bear pelt, bear skull, baby bear bean bag, seasonal pictures (both humans and bears), front/back paw/human footprint images, seasonal people props (winter hat, rain coat, sunglasses, scarf)
Organize photos and props in the order you want to show them. Place bear paws on the ground.
Introduce NPS programs and employees. Give background information on BLCA/CURE.
Ask the students what animals they might see in the national parks. Lead into telling them that they are going to learn about one of those animals and some of the things that make it so special. See if the students can figure out what animal you will be discussing by giving them clues (e.g. lives in the forest, eats berries, large, etc.).
Begin by telling the students that people and animals act differently during the seasons. Ask the students how many seasons are there? See if any volunteers can name them. Explain to the students that in the winter, people put on warm clothes and boots and play in the snow. In the summer, people can play without wearing warm coats and boots. Ask for four volunteers to come up front, and dress them with the appropriate prop (fall-scarf, winter-hat, spring-poncho, summer-sunglasses). Once the volunteers are in front, read Ellen Petrick's poem with actions while the students echo each line (my turn, your turn).
In the fall, I rake the leaves.
Then comes winter, skates and skis.
In the spring, I smell the flowers.
Then comes summer, play for hours!
Have the volunteers stay up front with their props. Ask the students if anyone remembers what animal you are going to talk about today? Bears. Ask if they think that bears change throughout the seasons? Show pictures of bears during each season, and discuss each picture. Have four different volunteers come to the front and hold one of the bear pictures next to the appropriate "human" season. Read poem with actions and have students echo.
In the fall bears eat and eat.
Then comes winter, time to sleep.
In the spring cubs start to play.
Then comes summer, fun every day!
Lead into how humans are similar to bears in other ways as well. Have the students hold up their own hands and look at them, count your fingers on one hand together. Then, show them a bear's front paw. Count the bear's toes, show the difference in nails and pads. Have the students wiggle their feet around, then show human footprint, count toes. Then, show bear back paw and count his toes. Talk about how a bear walks (have students on all fours, look around-can't see very far, then have them stand up and take a sniff in the air like a bear does to see farther). Move into the "walk like a bear" activity where students try and follow a bear's steps along the ground. (There are bear prints with Velcro you can lay down ahead of time.) Model how the bear walks along the footprints, then have each student take a turn. After each student has finished, have them sit and watch the "wildlife". Once all students have had a turn, have them sit back down in a semi-circle.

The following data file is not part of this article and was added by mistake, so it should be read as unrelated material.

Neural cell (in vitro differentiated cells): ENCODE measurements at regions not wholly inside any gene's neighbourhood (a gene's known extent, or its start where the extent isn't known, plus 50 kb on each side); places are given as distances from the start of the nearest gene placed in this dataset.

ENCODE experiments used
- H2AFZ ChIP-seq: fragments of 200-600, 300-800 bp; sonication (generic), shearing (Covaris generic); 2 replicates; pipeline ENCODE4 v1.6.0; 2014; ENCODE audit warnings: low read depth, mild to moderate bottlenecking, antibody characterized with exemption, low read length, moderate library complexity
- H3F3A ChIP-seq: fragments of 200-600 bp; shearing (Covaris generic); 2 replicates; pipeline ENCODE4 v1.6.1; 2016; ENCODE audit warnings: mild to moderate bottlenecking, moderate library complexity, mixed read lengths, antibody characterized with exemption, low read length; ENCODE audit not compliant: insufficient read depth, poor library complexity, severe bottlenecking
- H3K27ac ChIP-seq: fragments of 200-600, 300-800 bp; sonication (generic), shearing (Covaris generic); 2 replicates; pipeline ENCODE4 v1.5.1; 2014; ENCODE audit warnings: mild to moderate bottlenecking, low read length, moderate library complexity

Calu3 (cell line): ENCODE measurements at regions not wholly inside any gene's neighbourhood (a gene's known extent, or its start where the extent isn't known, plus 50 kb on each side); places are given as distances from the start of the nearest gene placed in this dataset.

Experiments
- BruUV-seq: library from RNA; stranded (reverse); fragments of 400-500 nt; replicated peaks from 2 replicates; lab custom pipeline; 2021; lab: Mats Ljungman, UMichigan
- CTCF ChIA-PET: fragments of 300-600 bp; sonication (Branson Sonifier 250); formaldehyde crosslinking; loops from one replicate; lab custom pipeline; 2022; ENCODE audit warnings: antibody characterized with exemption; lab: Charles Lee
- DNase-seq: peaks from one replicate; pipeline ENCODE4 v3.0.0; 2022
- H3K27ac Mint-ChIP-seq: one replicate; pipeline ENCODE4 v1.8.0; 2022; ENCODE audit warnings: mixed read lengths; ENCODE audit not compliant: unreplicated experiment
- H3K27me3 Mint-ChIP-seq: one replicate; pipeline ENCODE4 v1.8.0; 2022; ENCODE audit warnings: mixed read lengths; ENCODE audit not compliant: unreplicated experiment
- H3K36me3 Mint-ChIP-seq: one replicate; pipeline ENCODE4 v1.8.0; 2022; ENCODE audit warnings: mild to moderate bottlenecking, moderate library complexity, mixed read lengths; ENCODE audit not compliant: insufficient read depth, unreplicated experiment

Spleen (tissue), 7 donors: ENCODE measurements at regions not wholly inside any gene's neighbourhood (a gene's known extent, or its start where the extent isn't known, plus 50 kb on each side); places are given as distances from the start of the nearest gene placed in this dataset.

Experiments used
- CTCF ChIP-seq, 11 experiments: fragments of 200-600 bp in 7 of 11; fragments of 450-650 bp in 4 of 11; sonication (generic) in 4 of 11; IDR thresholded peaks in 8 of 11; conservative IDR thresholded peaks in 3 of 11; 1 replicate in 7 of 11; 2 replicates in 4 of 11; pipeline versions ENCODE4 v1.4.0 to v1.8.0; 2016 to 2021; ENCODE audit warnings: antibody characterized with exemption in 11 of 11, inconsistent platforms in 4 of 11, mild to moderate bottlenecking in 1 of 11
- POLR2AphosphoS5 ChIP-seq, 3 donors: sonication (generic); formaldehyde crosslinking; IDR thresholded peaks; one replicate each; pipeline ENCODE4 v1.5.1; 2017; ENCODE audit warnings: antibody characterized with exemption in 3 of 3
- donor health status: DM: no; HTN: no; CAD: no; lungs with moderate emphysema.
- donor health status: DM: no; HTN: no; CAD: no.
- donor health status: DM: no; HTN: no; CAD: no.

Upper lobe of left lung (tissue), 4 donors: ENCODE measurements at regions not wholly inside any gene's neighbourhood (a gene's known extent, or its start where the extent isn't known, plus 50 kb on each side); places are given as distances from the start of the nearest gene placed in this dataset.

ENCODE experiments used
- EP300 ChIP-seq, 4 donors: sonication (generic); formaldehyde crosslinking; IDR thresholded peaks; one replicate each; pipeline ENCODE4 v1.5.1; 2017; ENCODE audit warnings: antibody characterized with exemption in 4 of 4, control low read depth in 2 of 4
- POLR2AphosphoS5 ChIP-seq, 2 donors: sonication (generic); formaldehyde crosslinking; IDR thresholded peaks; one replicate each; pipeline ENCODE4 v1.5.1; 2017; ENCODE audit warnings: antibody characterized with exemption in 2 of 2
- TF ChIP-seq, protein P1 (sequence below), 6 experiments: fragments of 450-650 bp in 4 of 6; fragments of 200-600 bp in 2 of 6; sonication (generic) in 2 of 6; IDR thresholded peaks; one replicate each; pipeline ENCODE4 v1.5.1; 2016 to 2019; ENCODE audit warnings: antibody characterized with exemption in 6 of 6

Show the bear skull and ask students if they have a skull. Have them tap their heads to see that they do have a skull. Discuss the teeth and what bears eat. Walk around with the skull to give each student a chance to feel the skull and teeth. Now, prep the students before bringing out the bear hide. Explain that the hide came from a bear that was too comfortable around humans because people left their food where the bear could find it. When bears are around people too much, it's not good for the bear or for people. Tell the students that the bear had to be shot. If people knew what you know now, then they would remember to be "bear aware," and put their food away where bears cannot get at it so that bears could keep on living. Ask them how bears stay warm when it's cold out. Bears have fur and they sleep through the winter. Take out the pelt and have them help you spread out the bear and talk about the different parts. Ask them if they can point to the black parts, and then the brown parts, are there even parts that might be reddish brown? Wrap the hide into a ball like the bear was sleeping, talk about hibernation and leave the hide in that position. Clap the bear's different heart beats, regular in summer, slow in winter. Pull out the baby bear; let them pass it around to each other to feel how little bears are when they are born.
CHECK FOR STUDENT UNDERSTANDING
Check for general student understanding throughout the lesson by asking questions. Ask the students why is it important for people to take care of bears? Ask, how can we protect bears and ourselves?
Repeat the season poems with the students. Invite the students to bring their families to the parks one day to see the habitat where black bears live.
Indicate what you judge to have been the strengths of the lesson, what changes you made during the lesson, and what changes you would make if you were to teach the unit again.
Black Canyon of the Gunnison contains examples of ecosystems characteristic of native Colorado as well as a human-made reservoir system; these habitats provide outstanding opportunities to experience and appreciate a diversity of life.